- By Emily SchneiderEmily Schneider is a research associate in the International Security Program at New America. She is also an assistant editor of the South Asia channel. , Shruti Jagirdar, Ana SwansonAna Swanson is a contributor to Foreign Policy's Tea Leaf Nation and is a former editor at FP's South Asia Channel. , Bailey Cahall , Thursday, December 12, 2013
Passing the torch
Iftikhar Chaudhry, chief justice of the Pakistan Supreme Court, retired on Wednesday and was replaced by Tassaduq Hussain Jillani on Thursday (Dawn, RFE/RL, Times of India, VOA, AFP, ET). Chaudhry, who helped oust former president Pervez Musharraf in 2008 and led the court in firing then-prime minister Yusuf Raza Gilani in 2012, is credited with promoting human rights in Pakistan. He has also been accused of taking partisan positions, although many say he brought independence to the judiciary. The Geneva-based International Commission of Jurists said in a report published earlier this month that Chaudhry’s court had gained "public acclaim for demanding government accountability," but noted that it also acted in a "political and partisan manner." Chaudhry served on the Supreme Court for over six years, the longest term in Pakistan’s history.
Seven members of Pakistan’s Sindh Rangers paramilitary group were injured and one was killed on Thursday when a bomb went off near their vehicle in Karachi (Dawn, ET). The bomb was remote-controlled and consisted of three to five kgs. of explosives, according to the Bomb Disposal Squad. The device was planted on a motorbike in the neighborhood of Landhi, but a search operation following the explosion failed to turn up any further evidence, though police have detained a number of people for questioning. At least two of the Rangers are in critical condition.
One man was killed and at least three others were wounded on Wednesday by an angry mob in Quetta (Dawn, ET). The violence began after a man at Quetta’s Hazar Ganji fruit market found a crate of Iranian-grown pomegranates that were wrapped in pages torn from the Quran, according to Asad Gilani, Balochistan’s provincial home secretary. A mob formed soon after the discovery and took up a chant against Shiite Muslims, who are a religious majority in Iran. The crowd gained momentum as they marched to Quetta’s main market, the Liaquat Bazaar, where someone opened fire. According to RFE/RL, hundreds of Sunni men from Ahl-e Sunnat Waljamaat, a conservative Islamist party, were part of the crowd, calling for government action and saying that the fruit arrived from Iran already wrapped in pages from the Islamic holy book (RFE/RL). Police are investigating the incident.
– Emily Schneider
Prominent leaders denounce SC ruling
A day after the Indian Supreme Court announced its verdict on Wednesday criminalizing gay sex, several prominent leaders have spoken out against the decision and in support of equal rights for the gay community. United Progressive Alliance Chairperson Sonia Gandhi said she was "disappointed" in the decision and added: "I hope that Parliament will address the issue and uphold the constitutional guarantee of life and liberty to all citizens of India, including those directly affected by the judgement" (Economic Times). Union Finance Minister P. Chidambaram called the move "wrong" and said that "we had gone back to 1860," noting that while legislative options would take time, they would not be ruled out (NDTV). Rural Minister Jairam Ramesh termed the move "retrograde," saying it "does not do justice to a modern liberal India" (Times of India). Union Law Minister Kapil Sibal promised to bring a law to parliament ridding the Indian Penal Code of Article 377, saying that: "Time is of the essence. We must de-criminalise adult consensual relationships" (NDTV). Meanwhile, the human rights chief at the United Nations, Navi Pillay, said the recent Supreme Court judgment violates terms of the International Covenant on Civil and Political Rights, an agreement ratified by India in 1979 (Reuters, NDTV).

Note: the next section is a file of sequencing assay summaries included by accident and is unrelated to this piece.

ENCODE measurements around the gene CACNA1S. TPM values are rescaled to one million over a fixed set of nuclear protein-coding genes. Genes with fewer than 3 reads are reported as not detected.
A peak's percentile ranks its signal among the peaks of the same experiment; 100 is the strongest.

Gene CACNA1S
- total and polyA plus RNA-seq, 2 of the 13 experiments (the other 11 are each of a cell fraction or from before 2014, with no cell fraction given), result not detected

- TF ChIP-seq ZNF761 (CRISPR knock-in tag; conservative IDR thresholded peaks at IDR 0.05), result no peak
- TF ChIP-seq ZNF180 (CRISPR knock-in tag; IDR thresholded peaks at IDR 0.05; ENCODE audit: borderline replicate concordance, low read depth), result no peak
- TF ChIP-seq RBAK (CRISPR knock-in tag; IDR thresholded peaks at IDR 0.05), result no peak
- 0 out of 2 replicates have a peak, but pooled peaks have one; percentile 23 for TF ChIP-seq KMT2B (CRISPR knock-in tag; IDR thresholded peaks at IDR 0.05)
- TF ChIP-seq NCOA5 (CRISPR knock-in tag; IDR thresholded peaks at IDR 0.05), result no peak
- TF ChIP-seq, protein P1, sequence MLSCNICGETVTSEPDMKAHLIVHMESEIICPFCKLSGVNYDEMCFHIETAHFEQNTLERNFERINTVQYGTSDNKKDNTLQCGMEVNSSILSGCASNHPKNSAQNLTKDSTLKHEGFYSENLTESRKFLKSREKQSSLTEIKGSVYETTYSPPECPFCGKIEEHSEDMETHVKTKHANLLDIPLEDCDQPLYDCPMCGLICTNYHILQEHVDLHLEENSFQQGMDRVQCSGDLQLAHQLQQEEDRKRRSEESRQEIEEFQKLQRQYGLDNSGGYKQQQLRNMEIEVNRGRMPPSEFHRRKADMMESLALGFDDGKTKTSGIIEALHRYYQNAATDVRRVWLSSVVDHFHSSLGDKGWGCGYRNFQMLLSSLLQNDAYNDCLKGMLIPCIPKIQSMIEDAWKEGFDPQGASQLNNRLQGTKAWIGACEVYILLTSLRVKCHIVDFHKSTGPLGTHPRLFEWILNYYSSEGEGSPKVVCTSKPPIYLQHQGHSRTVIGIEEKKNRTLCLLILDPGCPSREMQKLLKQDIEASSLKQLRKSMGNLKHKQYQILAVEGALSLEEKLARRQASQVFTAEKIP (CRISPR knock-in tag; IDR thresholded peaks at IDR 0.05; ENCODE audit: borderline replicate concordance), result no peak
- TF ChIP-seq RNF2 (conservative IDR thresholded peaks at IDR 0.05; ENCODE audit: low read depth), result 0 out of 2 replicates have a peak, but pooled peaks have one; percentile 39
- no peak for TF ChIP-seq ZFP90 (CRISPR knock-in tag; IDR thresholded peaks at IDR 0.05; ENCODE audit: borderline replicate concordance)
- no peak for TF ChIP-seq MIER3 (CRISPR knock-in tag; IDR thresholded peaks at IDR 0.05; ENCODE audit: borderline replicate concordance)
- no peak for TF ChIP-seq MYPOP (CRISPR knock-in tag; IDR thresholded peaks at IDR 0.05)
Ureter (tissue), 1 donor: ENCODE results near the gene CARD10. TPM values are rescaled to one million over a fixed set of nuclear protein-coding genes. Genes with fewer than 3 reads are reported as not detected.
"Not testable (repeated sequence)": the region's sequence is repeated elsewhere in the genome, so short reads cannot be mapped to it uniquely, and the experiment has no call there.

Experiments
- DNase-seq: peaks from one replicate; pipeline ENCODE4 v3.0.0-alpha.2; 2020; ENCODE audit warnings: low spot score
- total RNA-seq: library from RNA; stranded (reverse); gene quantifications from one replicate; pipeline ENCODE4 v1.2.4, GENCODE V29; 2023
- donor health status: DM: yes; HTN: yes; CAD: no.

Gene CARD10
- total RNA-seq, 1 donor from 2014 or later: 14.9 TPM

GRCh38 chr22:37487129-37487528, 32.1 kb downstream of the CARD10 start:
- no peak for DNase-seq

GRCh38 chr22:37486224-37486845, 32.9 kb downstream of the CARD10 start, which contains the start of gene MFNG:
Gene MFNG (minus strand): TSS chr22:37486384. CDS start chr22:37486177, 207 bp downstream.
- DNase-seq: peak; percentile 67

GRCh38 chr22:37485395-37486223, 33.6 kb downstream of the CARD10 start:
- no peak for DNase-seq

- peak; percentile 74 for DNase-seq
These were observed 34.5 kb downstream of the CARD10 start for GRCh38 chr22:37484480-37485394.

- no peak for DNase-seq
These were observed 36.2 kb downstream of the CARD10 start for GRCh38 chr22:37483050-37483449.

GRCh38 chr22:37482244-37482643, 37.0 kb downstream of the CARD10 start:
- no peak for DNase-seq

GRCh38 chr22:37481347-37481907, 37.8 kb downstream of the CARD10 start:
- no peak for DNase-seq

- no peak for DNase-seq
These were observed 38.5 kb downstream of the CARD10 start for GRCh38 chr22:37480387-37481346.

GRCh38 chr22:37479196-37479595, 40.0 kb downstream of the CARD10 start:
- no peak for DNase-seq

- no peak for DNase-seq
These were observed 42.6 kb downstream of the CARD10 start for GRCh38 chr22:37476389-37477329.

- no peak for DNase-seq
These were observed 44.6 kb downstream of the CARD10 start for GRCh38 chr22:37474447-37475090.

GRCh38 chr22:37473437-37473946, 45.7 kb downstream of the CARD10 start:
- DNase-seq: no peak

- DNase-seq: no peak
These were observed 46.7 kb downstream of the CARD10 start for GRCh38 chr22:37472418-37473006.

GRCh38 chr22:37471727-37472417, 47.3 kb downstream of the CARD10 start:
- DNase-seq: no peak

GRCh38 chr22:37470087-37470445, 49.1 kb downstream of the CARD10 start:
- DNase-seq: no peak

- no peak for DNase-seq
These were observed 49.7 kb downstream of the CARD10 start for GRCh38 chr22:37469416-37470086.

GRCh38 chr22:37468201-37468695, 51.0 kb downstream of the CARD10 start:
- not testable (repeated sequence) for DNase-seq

Parliamentarians caught in oil bribe scam
A sting operation by investigative website Cobrapost caught several members of parliament who were willing to lobby for a fake oil firm in exchange for money (Cobrapost, Times of India). Dubbed "Operation Falcon Claw," the investigation accuses 11 MPs from across party lines of being willing to issue letters of recommendation for a fictitious company, Mediterranean Oil Ltd, to secure exploration and rigging rights; this without checking its antecedents and in exchange for sums as little as Rs. 50,000 ($810) and as high as Rs. 50,00,000 ($81,000). Some even recommended other MPs who could be approached to increase lobbying pressure on the petroleum ministry. Parliamentarians caught requesting the bribes came from parties as varied as the All India Anna Dravida Munnetra Kazhagam party, the Bharatiya Janata Party, Janata Dal (United), the Indian Congress party, and the Bahujan Samaj party.
Lokpal Bill to be brought before Rajya Sabha
As Anna Hazare’s hunger strike enters its third day, the Indian government promisesd to bring the Lokpal Bill into the Rajya Sabha, the upper house of Indian’s parliament, "immediately" (Times of India). Union Home Minister Sushilkumar Shinde said a select committee created to look into the bill has asked the Rajya Sabha to take it up for discussion. Parliamentary Affairs Minister Kamal Nath added that: "Our priority is to pass the Lokpal Bill." The bill aims to create an ombudsman who will look into cases of corruption and was first demanded by Hazare during a hunger strike in 2011 that turned into a nationwide anti-corruption movement.
India expands insider-trading rules